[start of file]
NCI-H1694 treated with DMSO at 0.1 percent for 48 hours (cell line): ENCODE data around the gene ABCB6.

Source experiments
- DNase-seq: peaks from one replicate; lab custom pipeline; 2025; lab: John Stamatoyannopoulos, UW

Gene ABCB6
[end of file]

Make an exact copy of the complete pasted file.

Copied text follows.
NCI-H1694 treated with DMSO at 0.1 percent for 48 hours (cell line): ENCODE data around the gene ABCB6.

Source experiments
- DNase-seq: peaks from one replicate; lab custom pipeline; 2025; lab: John Stamatoyannopoulos, UW

Gene ABCB6